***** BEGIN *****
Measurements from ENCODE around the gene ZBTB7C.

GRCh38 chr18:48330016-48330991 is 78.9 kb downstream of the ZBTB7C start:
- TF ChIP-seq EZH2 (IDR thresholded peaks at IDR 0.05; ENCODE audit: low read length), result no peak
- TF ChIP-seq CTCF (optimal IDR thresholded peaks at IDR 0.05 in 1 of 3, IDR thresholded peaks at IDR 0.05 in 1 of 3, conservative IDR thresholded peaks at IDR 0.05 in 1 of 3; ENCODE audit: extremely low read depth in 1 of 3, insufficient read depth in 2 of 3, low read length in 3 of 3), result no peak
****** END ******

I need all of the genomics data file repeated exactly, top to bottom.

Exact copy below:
Measurements from ENCODE around the gene ZBTB7C.

GRCh38 chr18:48330016-48330991 is 78.9 kb downstream of the ZBTB7C start:
- TF ChIP-seq EZH2 (IDR thresholded peaks at IDR 0.05; ENCODE audit: low read length), result no peak
- TF ChIP-seq CTCF (optimal IDR thresholded peaks at IDR 0.05 in 1 of 3, IDR thresholded peaks at IDR 0.05 in 1 of 3, conservative IDR thresholded peaks at IDR 0.05 in 1 of 3; ENCODE audit: extremely low read depth in 1 of 3, insufficient read depth in 2 of 3, low read length in 3 of 3), result no peak